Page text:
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Apple’s New Diverse Emoji Won’t Work On Android

Racially diverse emoji won't becoming anytime soon to many of the phones near you, so they're guaranteed to create more racially charged controversy than they'll…

When it comes to diversity in general, change happens slowly – and new racially diverse emoji are no different. Emojis emigrated from their native Japan to the rest of the world via iOS 5 in late 2011 and were quickly received to wide popular acclaim. Their popularity has only increased since then, as reflected by Apple's decision to enable emojis by default in iOS 8. So everyone was excited when, in March 2014, Apple pledged to create racially diverse emoji. Seems like a relatively easy way to promote racial harmony in our digital lives, right? Wrong! These just-announced racially diverse emoji won't be coming anytime soon to many of the phones near you.

To understand why, you need to know a thing or two about the technical infrastructure supporting emoji. Computers transmit data in a different form than their end users see it. A set of standards called Unicode governs how data about characters gets used across compliant operating systems, and how that data is rendered visually.  Unicode rolled out standards regarding racially diverse emoji, called the "skin tone modifier," and now Apple is poised to be the first operating system to implement them. But it remains unclear as to when Google will begin supporting the skin tone modifier in Android.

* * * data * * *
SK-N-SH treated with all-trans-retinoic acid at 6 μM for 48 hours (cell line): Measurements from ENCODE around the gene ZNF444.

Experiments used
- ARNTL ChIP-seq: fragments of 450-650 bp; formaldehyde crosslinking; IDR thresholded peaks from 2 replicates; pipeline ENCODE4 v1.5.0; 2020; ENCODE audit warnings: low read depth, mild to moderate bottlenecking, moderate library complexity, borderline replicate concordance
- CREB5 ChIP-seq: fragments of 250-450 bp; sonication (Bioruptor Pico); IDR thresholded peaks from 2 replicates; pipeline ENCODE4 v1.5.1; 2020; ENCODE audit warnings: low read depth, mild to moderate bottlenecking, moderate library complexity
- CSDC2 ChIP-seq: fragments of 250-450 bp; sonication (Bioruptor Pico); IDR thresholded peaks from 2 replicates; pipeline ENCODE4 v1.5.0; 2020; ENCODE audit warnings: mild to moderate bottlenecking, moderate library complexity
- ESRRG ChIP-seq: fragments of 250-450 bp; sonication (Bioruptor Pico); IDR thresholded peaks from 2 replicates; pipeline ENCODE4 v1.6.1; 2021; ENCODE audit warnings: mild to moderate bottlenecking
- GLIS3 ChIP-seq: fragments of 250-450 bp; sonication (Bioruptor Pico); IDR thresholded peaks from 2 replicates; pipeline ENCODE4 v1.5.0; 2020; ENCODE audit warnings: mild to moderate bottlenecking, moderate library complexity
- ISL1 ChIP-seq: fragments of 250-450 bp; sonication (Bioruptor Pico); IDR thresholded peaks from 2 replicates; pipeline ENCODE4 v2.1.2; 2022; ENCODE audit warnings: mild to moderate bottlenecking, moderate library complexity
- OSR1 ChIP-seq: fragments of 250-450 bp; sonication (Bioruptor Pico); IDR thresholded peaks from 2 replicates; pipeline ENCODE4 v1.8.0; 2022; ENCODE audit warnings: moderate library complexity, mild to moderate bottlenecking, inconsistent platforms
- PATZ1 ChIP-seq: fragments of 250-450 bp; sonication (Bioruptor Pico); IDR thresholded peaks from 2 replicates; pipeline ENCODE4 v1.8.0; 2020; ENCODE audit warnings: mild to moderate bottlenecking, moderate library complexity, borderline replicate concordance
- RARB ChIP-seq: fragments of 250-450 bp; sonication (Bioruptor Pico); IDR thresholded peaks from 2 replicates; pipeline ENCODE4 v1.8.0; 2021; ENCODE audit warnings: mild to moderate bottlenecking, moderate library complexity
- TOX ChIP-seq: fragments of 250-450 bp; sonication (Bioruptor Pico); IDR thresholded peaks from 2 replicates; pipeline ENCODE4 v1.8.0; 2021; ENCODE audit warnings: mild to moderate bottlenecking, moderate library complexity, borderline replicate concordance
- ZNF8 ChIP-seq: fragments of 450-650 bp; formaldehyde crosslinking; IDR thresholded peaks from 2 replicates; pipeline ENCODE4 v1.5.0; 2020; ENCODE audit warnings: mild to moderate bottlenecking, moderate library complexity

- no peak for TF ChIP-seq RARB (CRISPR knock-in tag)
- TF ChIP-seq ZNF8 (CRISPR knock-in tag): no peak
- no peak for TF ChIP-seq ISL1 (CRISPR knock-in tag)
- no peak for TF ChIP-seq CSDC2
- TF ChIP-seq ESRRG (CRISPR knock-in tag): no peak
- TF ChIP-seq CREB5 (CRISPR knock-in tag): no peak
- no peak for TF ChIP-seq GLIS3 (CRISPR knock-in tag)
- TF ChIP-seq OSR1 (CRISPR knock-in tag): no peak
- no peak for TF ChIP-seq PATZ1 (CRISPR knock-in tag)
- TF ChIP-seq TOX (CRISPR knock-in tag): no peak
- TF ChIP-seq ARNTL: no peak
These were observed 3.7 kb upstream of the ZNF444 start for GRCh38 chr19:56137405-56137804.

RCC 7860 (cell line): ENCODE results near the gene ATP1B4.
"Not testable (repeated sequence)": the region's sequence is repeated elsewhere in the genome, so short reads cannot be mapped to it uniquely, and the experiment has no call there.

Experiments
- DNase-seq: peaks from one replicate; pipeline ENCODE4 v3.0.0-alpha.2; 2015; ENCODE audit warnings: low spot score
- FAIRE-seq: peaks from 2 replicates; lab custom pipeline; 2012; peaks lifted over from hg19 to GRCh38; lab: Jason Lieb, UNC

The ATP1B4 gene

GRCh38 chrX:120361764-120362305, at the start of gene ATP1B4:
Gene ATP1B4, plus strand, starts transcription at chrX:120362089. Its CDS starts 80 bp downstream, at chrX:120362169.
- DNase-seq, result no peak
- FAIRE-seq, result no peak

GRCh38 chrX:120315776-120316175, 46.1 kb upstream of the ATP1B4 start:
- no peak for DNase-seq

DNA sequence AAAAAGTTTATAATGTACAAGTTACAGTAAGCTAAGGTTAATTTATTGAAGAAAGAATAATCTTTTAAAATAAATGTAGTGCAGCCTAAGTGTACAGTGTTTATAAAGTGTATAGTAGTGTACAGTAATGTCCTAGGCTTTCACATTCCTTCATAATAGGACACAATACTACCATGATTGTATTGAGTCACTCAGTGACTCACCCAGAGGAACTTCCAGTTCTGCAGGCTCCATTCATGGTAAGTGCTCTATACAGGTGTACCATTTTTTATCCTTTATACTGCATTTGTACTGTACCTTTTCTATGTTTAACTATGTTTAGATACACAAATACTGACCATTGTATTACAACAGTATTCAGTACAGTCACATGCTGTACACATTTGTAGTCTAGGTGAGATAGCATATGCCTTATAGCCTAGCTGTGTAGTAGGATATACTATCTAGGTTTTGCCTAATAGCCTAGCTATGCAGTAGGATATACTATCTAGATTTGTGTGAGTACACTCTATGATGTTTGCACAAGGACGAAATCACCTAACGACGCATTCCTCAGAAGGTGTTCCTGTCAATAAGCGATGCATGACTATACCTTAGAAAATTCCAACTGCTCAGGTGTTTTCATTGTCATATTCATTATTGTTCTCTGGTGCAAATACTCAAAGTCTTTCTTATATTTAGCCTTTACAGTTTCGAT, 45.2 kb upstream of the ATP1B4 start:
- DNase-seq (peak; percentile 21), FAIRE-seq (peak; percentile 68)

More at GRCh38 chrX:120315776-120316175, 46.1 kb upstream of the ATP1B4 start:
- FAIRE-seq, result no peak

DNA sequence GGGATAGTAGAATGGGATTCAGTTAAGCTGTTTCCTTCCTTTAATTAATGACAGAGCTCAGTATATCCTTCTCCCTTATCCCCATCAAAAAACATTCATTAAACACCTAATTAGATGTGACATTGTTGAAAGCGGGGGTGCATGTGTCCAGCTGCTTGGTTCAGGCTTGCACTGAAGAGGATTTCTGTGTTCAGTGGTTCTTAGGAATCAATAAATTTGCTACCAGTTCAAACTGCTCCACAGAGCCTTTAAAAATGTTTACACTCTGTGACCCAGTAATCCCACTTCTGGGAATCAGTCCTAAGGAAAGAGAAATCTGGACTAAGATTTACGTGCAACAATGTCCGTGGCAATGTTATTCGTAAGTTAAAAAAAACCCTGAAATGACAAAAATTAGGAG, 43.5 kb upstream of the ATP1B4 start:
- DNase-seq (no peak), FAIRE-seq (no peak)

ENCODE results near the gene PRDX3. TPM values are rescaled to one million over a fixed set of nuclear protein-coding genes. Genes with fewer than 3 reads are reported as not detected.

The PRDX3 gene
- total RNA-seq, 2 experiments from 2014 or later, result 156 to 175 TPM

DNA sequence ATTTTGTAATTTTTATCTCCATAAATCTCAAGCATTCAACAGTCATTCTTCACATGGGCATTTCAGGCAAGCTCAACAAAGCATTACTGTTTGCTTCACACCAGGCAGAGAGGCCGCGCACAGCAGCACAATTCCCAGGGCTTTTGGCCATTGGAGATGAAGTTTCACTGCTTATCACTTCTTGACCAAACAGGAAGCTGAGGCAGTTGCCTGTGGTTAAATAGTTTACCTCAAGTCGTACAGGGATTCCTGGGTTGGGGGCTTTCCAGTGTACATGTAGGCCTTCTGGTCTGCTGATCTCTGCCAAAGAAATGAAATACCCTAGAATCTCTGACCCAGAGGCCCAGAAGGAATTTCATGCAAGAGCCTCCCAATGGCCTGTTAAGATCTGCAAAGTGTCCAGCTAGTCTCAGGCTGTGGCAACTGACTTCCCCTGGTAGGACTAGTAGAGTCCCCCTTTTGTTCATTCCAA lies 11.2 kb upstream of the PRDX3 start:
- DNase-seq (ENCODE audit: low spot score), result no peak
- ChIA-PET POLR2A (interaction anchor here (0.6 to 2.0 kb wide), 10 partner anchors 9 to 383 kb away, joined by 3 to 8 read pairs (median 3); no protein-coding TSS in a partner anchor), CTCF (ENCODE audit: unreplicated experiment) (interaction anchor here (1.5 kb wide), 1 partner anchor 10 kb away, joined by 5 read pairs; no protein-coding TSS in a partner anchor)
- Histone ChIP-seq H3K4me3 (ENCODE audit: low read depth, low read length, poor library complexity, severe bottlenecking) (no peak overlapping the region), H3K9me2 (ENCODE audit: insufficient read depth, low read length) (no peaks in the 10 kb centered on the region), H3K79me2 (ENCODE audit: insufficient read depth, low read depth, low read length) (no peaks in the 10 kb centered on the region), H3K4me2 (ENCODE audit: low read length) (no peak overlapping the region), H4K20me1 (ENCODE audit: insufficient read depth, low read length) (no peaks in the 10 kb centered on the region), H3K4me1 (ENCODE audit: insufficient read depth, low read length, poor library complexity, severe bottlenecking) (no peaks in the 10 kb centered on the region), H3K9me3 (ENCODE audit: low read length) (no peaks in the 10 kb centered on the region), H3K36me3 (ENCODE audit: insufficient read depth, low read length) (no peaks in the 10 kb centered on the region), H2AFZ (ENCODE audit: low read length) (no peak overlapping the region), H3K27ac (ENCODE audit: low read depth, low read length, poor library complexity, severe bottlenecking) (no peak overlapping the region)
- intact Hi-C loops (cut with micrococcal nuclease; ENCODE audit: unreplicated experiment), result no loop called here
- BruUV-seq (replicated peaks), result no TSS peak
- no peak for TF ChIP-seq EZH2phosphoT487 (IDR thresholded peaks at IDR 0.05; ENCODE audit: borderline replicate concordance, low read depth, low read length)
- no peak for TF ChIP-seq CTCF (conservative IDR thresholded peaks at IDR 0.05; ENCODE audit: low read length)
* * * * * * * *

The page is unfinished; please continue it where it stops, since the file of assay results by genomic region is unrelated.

Notice that already emoji look different on Android and iOS machines, because there is some flexibility in how the basic emoji can be drawn. The emoji will continue to look different as Android users migrate to versions of their operating system that support the Unicode skin tone modifier. But there's no skin tone modifier-inclusive Android version on the horizon yet, and Android updates are notoriously slow at trickling down to users anyways. Currently, as reported in Business Insider, almost nobody is using the latest version of Android. So even if Google supported the skin tone modifier beginning in an Android release available tomorrow, it would be years before most Android phones could show that progressive, diverse array of smiling multiracial human faces.

Although Apple's PR team specifically explained that "these racially diverse emoji can only be guaranteed to appear on iOS 8.3" (rumored to become available in March), don't expect real-life users to grasp this. Instead, just wait for the internet outrage machine to spin into furious action when Apple users text brown- or black-skinned emoji people to their Android-using friends, and the images fail to load! That little blank box that shows up on your phone when a character fails to render couldn't possibly be any less culturally sensitive – or any more politically incorrect. The emoji defaulting back to a white face (when the one that an iOS user sent looked black) isn't any better. The bloggy screeds about new technologies, once again, erasing "people of color" will never end. Google will be accused of cultural colonialism not only in the Bay area but now in their own customer's pockets.

Don't say we didn't warn you. At least the all-white emoji are an obviously limited one-size-all representation of human bodies. Now, no good Unicode deed is going to go unpunished, and new racially diverse emoji will create more controversy than they'll solve.

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